Ironically, right as I’m trying to incorporate some solitude into my life, Beyond Blue reader Frank sent me this meditation of his on solitude. As I read it, it occurred to me that the experience of motherhood is much like that of prison–you need to wake up in the middle of the night to get guaranteed solitude, and even then, you can’t be totally sure. Here is what Frank has learned in his prison ministry:
I have been involved in a prison ministry in two medium security prisons since 2000. My stepdaughter told one of her girlfriends that having two dads was cool. She said, “My real dad is a cop and my stepfather is in and out of prison every week.” She has a great sense of humor!
All my time in those prisons doesn’t qualify me as a prison expert but there were a few things I observed that were different than life ‘outside the razor wire’. One, is the food we have to enjoy is just wonderful. I’ve eaten in the prison mess hall often enough to report that it’s cheaper than cheap and generic is not even a good way to describe it. Everything is sort of light tan or gray in color – and that’s the way it tastes. It’s enough to keep me from breaking any laws just to avoid that lingering aftertaste. Bad news.
Now, I was not in the prison to help the men get out. I was there to give them alternatives to the choices they’d been making – sort of a lifestyle coach, encourager. It’s true that we had an agenda – we wanted them to be encouraged to find a spiritual existence that would work for them in that harsh environment. But we weren’t radical in our approach.
What I couldn’t help those men with was the noise. Time after time they would tell me how difficult it was to find any peace and quiet or time to be alone. Several of them finally realized that the only way was to wake up at 3:00 or 4:00 in the morning and turn on a small reading light and read their bible or pray while their cell mate was sleeping and the rest of the unit was quiet.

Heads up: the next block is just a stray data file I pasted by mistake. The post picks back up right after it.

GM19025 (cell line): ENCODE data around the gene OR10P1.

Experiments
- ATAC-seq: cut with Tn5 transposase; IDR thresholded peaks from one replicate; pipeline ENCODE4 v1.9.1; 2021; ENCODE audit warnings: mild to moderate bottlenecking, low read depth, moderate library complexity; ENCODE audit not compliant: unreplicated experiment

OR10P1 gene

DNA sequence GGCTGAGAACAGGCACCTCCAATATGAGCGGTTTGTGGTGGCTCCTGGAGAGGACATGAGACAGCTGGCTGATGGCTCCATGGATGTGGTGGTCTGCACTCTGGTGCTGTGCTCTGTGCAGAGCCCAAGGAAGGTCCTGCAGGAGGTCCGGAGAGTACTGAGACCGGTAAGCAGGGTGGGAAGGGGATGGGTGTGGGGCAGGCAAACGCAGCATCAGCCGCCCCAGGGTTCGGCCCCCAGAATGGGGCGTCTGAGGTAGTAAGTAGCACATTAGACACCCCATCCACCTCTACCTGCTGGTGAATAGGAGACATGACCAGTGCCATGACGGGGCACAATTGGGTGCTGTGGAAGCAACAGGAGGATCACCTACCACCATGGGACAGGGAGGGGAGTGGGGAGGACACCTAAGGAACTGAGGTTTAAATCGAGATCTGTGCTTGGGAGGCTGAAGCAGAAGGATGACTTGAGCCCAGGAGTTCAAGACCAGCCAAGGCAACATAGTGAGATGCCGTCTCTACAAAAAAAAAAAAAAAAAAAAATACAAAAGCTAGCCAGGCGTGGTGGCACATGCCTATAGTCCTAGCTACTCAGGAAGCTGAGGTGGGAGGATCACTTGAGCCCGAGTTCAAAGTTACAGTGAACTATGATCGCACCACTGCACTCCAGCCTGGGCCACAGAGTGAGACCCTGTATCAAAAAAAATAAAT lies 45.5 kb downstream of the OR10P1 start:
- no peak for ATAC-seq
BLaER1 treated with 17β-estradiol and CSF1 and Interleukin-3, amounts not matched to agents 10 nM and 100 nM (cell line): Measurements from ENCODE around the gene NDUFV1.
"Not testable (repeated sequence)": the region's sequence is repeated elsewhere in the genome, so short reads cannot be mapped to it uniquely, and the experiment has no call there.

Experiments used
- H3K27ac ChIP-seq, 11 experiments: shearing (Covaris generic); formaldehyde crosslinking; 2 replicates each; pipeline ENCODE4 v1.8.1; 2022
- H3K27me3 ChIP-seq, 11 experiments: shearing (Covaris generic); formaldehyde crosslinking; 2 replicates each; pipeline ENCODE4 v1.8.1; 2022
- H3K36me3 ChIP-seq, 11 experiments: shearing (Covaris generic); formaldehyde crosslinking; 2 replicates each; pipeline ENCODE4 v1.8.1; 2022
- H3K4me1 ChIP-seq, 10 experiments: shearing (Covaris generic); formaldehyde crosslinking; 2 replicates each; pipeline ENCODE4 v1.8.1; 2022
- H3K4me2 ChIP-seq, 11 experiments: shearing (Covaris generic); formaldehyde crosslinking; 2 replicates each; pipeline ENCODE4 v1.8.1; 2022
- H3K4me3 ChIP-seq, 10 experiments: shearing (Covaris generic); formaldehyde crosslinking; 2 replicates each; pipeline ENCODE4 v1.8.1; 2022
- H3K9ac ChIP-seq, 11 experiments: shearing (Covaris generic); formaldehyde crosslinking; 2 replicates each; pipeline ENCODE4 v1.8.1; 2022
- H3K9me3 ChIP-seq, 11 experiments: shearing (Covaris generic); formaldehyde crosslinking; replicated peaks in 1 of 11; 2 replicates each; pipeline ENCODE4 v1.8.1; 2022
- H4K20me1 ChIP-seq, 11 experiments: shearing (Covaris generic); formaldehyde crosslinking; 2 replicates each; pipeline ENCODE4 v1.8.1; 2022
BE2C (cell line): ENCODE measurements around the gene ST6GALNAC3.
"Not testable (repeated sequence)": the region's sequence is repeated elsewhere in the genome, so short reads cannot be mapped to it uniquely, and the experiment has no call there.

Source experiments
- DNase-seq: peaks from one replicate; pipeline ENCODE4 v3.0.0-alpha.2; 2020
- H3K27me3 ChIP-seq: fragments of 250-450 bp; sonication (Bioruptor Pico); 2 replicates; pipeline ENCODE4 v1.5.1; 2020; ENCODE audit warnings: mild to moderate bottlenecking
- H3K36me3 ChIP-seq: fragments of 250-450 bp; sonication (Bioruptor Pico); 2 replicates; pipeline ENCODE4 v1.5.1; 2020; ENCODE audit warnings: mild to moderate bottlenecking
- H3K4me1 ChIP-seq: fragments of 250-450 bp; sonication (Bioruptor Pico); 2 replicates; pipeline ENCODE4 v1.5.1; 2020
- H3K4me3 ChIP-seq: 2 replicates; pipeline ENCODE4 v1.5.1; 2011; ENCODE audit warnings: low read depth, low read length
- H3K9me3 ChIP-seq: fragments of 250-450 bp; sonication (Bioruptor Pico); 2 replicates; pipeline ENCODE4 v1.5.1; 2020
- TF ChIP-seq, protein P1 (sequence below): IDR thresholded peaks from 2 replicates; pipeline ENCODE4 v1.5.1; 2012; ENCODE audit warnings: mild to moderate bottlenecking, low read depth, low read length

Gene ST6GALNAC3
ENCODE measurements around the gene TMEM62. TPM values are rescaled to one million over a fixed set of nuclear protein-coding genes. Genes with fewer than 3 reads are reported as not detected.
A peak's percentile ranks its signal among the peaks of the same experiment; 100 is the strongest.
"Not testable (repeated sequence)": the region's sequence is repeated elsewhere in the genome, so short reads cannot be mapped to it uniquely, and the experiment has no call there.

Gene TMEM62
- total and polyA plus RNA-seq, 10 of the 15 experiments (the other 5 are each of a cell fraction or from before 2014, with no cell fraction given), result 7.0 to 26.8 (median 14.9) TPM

For myself, I cherish a few minutes each day of absolute quiet. I go out of my way to find it. And, like those friends of mine in prison, I find it most often early in the morning. And it is refreshing. It’s like a late spring rain shower washing everything clean and fresh. It renews the inner me.
In his book, “Out of Solitude,” the late Henri Nouwen wrote: “It is in this solitude that we discover that being is more important than having, and that we are worth more than the result of our efforts. In solitude we discover that our life is not a possession to be defended but a gift to be shared.”
When my youngest brother took his life, I agonized over his death. I think he didn’t know that his personal solitude was a place of potential for discovery. I would have given up my career and my home if I could have somehow rescued him from his depression. But that was not to be. And when one of the men in prison took his life out of quiet desperation, I held his cellmate in my arms as he wept.
In our search for life’s truths, the discovery we can make in solitude is one of great significance and it can be the source of great joy. And when we emerge from that moment or two of peace and quiet we can rejoin the busy day with all its noise and strife and share our lives with others – whose lives are made richer by our presence.